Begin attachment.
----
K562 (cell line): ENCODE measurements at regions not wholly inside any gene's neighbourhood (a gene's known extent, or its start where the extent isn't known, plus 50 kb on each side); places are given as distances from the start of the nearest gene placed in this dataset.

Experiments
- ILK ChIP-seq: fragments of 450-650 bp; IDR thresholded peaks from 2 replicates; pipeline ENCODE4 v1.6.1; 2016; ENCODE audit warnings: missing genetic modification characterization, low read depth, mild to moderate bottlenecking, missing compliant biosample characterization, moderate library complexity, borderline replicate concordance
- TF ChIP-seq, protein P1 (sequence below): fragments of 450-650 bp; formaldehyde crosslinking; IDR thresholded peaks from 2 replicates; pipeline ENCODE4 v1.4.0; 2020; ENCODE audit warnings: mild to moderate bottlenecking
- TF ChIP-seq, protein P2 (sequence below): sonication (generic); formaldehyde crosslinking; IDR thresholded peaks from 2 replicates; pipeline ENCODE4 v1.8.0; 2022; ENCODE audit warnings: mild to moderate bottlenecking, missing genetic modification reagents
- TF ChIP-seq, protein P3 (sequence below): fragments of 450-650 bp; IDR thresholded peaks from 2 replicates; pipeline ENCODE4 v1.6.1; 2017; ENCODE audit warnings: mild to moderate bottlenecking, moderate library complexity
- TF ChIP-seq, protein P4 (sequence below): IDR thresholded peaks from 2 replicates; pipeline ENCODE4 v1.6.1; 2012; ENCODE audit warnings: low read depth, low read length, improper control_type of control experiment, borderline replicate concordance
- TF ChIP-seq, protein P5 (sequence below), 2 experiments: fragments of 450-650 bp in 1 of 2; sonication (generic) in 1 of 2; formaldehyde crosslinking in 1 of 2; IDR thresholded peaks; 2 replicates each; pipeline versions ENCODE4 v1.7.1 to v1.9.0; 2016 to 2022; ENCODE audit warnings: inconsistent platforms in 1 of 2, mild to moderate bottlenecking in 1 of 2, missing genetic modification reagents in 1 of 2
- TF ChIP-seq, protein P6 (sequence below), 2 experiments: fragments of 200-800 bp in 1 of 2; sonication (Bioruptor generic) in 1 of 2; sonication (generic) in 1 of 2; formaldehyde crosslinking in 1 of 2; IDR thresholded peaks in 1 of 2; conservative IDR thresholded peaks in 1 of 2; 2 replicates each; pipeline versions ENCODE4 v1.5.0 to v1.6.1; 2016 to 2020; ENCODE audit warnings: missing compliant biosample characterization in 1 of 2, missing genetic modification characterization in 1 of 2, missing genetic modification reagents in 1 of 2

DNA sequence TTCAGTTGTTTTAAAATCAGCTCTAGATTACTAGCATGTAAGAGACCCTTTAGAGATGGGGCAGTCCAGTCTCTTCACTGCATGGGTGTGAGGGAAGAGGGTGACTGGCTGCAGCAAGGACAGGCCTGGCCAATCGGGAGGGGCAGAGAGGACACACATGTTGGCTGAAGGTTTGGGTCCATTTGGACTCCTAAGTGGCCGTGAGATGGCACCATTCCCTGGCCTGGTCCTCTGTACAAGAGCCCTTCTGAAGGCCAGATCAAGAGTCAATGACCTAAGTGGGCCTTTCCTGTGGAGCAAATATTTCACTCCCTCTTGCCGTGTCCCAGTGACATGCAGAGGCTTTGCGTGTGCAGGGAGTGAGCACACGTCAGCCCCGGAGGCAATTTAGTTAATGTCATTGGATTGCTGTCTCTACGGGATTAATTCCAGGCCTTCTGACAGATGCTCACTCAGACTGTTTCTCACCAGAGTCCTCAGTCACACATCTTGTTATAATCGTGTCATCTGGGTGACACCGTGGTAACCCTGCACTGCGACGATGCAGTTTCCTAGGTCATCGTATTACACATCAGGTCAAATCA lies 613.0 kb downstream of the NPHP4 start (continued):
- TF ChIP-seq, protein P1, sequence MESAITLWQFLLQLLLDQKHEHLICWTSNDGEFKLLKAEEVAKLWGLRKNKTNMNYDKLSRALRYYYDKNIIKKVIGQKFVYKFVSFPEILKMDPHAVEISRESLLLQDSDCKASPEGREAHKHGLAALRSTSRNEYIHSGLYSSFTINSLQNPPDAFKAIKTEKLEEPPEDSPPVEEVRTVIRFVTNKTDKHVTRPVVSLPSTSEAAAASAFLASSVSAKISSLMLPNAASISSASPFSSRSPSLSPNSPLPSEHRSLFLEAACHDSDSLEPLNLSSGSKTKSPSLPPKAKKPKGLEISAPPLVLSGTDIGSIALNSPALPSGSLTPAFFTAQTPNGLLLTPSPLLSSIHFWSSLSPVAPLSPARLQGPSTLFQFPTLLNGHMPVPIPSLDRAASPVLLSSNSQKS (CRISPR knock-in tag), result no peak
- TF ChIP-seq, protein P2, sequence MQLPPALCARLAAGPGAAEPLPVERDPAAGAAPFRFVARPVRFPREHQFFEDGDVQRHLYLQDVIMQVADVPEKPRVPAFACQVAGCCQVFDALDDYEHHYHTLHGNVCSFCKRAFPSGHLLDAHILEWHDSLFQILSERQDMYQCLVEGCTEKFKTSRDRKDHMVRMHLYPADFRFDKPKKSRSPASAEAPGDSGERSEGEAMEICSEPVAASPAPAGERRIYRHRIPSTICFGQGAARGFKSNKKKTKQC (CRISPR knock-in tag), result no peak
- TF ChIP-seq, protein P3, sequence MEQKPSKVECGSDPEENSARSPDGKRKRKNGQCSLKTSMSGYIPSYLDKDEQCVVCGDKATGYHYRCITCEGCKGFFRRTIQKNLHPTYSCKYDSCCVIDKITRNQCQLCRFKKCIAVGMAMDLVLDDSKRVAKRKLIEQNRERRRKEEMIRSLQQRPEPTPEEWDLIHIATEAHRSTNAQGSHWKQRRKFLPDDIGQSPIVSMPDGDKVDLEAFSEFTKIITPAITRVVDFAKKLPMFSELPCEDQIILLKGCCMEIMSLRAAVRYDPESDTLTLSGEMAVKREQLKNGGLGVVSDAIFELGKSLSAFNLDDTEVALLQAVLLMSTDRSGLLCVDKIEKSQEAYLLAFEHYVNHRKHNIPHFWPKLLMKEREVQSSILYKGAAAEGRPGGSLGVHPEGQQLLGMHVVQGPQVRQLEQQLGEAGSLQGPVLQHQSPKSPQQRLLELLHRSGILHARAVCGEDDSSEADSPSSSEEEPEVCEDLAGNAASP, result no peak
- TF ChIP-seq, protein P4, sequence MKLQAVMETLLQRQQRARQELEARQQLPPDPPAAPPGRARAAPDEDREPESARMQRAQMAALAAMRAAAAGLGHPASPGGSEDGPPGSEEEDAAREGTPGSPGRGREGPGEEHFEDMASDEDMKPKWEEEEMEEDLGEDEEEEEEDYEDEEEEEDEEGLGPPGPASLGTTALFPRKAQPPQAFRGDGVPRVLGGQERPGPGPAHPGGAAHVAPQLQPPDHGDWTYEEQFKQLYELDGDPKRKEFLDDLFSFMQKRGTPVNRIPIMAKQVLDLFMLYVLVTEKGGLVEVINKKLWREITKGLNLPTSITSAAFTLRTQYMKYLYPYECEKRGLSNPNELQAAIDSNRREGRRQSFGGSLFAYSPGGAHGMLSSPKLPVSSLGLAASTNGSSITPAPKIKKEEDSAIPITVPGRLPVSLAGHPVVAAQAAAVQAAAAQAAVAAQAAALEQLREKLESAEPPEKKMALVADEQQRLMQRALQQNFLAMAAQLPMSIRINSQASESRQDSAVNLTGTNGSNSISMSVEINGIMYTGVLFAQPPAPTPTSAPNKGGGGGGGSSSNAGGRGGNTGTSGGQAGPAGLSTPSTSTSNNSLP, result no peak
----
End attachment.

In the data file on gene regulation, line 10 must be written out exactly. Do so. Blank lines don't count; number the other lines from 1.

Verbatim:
DNA sequence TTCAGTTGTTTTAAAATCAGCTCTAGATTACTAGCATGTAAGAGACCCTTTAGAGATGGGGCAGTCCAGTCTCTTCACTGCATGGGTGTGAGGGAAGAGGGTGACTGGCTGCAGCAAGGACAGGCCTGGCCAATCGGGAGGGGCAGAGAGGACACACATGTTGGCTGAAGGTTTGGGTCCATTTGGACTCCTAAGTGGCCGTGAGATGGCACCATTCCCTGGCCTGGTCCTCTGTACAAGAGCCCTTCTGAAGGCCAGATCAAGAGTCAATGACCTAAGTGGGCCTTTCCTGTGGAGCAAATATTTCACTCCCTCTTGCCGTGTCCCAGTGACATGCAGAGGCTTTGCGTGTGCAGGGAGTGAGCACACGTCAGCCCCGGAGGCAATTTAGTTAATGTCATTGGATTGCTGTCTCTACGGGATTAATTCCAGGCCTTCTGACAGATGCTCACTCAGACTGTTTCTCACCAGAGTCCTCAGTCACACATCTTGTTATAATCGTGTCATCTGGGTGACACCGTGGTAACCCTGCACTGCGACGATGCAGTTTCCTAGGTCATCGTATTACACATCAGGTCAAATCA lies 613.0 kb downstream of the NPHP4 start (continued):